Escape the World Retreats

by

Robin Sparks

Escape the World - three words that like a siren song tugged at my weary soul. Nine years of life on the road and a recent move to a foreign country had taken their toll. In spite of a multitude of reasons Not To Go, I went anyway, escaping the winter of Istanbul. I’d been in Bali for one month, a virtual paradise in and of itself, when I graduated to heaven by attending an “Escape the World” retreat held at the Kumara resort in Ubud, Bali.

Located on the property of a Balinese prince, Kumara is tucked in and around the jungle on the side of a ravine. From my room with its windowed walls, I can neither hear nor see another human soul except for a tiny dot on the horizon, which upon further inspection, is a farmer leading his ducks through a rice paddy. Just outside my room a tree bends over from the weight of several bunches of bananas. Larger than life waxy leaves dance in the breeze, so brightly hued they appear to be fake. It’s easy to see where the inspiration for the batik textile on my bed came from – the patterns for Bali’s famous ikat sprout all over the island. I stretch out on the hand-carved Balinese bed enveloped by a white mosquito net on the balcony to try something I don’t do very often. Nap.

Hand carved stone paths and steps meander, climb and fall next to streams and tiny waterfalls and statues to the Gods and lead to the dining hall, the yoga pavilion, and further down to the second pool. The only sounds aside from rain pattering on leaves, a rooster crowing, birds tweeting, frogs croaking, and geckos geckoing, is the deep resonant gong, calling us to yoga twice daily, and the tinkling of a bell to wake us at 6:30AM each morning. That’s right -- just me and eight others in the jungle hailing from Holland, Jakarta, Australia, France, Sweden, Singapore, and America. The staff quietly attend to our every need and then some. When we return to our rooms each evening after dinner, there is a fresh hibiscus blossom on our turned down beds, candles on our balconies have been lit, and fresh incense placed on our tables. Although it’s a five minute drive to the center of Ubud, we may as well be a million miles away.

On our first evening we meet for tea and desert on the opulent terrace of the residence of the prince. Manager and owner of ONEWORLD retreats, Claude Chouinard and Iyan Yaspriyana, introduce themselves and give us a preview of the week ahead. Claude tells us about Balinese rituals and traditions so that we can incorporate them into the upcoming week.

Among a handful of upcoming activities that include not only yoga and spa treatments, but forays into “real” Bali, we learn that we will attend a purification ceremony at a Balinese temple tomorrow night and are shown how to wrap our sarongs and secure them with temple sashes. One sarong for the outside, and one to be worn inside for bathing in the purifying spring waters. Claude encourages each of us to come up with an intention for the week to think about at the ceremony.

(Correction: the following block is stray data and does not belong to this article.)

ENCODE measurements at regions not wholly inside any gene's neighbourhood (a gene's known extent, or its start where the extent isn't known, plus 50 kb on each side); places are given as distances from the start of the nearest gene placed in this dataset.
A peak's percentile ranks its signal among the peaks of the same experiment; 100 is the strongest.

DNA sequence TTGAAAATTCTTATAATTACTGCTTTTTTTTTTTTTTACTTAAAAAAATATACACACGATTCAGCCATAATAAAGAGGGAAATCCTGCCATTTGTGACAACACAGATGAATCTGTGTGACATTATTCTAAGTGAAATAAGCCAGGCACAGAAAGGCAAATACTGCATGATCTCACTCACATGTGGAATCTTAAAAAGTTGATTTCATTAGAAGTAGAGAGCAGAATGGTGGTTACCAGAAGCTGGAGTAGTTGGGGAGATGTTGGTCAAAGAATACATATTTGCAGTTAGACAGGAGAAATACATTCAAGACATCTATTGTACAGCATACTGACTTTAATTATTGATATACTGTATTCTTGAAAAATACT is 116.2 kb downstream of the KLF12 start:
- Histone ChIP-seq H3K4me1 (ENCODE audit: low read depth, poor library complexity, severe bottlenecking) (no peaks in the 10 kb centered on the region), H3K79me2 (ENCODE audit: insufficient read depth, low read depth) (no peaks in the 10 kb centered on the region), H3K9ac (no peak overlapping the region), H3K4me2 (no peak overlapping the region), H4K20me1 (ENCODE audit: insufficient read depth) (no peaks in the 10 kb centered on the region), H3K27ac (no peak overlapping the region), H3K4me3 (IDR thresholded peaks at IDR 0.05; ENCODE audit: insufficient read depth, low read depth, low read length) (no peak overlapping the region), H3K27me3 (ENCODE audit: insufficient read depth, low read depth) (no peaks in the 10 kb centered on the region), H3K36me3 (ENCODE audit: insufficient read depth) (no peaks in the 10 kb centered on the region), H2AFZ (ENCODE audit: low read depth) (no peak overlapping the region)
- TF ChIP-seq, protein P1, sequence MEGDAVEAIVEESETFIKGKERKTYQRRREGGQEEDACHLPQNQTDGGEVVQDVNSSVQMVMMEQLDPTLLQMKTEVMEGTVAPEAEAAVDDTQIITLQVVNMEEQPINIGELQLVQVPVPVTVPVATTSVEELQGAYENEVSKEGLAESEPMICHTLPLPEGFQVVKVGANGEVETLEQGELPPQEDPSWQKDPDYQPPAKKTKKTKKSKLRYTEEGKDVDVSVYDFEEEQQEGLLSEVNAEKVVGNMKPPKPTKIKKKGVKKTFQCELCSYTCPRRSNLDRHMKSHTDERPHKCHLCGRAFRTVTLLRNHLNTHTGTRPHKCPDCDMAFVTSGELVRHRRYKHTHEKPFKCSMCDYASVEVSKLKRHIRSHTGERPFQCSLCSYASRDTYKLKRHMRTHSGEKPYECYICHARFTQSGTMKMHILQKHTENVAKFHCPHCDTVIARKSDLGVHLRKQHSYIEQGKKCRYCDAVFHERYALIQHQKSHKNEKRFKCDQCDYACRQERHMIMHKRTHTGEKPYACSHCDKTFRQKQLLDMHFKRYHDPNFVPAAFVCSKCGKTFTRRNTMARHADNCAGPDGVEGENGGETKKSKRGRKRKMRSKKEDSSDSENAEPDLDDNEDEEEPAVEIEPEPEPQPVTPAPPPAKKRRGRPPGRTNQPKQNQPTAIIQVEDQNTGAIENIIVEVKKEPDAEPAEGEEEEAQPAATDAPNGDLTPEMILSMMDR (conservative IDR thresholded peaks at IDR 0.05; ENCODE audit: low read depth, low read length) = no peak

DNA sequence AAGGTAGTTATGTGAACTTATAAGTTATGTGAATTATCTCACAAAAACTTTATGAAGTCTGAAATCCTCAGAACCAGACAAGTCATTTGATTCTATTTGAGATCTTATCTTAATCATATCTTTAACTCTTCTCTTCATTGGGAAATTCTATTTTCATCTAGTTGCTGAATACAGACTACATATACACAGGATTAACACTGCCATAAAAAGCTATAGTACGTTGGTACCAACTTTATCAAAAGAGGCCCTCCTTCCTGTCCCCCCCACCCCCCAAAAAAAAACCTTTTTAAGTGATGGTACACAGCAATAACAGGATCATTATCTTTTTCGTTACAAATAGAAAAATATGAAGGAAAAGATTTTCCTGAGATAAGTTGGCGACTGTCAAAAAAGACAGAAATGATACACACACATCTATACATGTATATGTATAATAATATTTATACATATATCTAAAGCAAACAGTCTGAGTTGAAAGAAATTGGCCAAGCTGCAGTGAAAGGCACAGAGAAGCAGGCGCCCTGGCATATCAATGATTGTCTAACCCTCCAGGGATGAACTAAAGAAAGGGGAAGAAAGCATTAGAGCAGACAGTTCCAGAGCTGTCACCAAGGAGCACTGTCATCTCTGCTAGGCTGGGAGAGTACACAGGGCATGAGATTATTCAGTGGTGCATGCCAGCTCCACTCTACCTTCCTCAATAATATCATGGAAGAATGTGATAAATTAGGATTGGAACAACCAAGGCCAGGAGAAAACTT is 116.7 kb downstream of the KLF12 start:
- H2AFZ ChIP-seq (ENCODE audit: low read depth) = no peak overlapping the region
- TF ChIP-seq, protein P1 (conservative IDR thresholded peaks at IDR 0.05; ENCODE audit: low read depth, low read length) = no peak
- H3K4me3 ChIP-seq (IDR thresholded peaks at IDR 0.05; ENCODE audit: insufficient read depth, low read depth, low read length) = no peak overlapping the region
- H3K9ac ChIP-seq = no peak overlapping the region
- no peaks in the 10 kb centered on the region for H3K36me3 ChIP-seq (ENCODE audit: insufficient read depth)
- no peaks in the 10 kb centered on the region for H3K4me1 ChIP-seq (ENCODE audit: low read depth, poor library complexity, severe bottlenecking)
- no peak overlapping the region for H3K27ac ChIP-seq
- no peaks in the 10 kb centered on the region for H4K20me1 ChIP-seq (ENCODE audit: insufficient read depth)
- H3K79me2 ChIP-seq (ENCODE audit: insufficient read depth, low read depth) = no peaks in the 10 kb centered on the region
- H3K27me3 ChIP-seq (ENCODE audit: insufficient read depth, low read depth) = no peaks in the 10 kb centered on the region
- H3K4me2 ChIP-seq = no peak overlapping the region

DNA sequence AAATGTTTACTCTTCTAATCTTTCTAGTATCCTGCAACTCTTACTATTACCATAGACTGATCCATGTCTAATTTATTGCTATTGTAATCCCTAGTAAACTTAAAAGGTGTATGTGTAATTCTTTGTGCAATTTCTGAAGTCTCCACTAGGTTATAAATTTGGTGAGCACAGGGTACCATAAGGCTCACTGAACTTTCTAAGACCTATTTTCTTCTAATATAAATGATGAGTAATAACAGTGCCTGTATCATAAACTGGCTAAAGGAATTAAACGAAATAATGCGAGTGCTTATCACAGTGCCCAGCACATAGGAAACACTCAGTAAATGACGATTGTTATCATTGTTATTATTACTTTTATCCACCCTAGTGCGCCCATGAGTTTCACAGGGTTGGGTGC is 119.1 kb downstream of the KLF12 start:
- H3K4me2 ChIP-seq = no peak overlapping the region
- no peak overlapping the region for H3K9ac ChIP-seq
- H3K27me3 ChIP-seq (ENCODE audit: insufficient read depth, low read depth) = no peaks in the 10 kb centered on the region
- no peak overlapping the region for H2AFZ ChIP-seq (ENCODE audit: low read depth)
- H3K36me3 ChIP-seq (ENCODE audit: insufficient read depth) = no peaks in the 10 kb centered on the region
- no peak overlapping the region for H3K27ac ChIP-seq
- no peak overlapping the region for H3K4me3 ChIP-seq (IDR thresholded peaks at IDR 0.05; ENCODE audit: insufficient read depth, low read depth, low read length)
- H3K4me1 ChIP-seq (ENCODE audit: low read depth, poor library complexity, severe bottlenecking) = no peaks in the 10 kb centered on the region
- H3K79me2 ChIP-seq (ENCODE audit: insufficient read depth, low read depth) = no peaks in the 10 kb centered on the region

The next evening we go together to the temple and kneel behind a Balinese priest. Waving his hands in the smoke of the incense and holding up flower after flower in prayer clasped hands, he chants in Balinese. Whatever he is asking for and whoever he is asking it for, thank you very much. I am sure that I can use it and I accept it gratefully. We then bathe in the holy waters of the temple pausing under each of eleven fountains to make a wish before letting the healing waters rush over us. There is a longer line than most behind the relationship fountain.

Walking through waist-deep water sheathed in white linen and dipping under its surface reminds me of my Christian upbringing - the significance that water plays in cleansing and renewal. I’d been thinking that 2009 would go down as the year that I began a new life. In the year 2000 I began living abroad for months at a time in various countries in order to write about those who leave home to find a new one, as well as the stories of my own inner journey in search of a new tribe. I’ve been telling friends that my book has gestated for nine years and that it is time for it to be born. Two weeks ago, I laid in the middle of a kundalini healing circle and saw an amphibious-like shell falling away, and something raw, tender, and innocent, emerging. Might the book be a metaphor for me?

The next morning at 6:45 am I am stepping gingerly on the beautiful inlaid stones beneath my feet, shimmering wet after all night rain. The smell of jasmine in the air, deep gong signaling the beginning of another day. In the open air yoga pavilion overlooking the jungle, Iyan guides us through meditation and yoga with his deeply resonant voice, both soothing and eerily reminiscent of the chanting of the priest last night. Ommmmmmmmm. Iiifff youuuuur miiiind (up and note or two on the word mind) has gone awayyyyyy (up again on last word) bring it baaaaaack (stretch out the word back and bring it down a half note). One of the attendees has never before done yoga. A couple are regular yoginis and the others, like me, are on and off practitioners. Our different levels are seemingly irrelevant. Iyan’s intuitive guidance offers precisely what each one of us needs when we need it.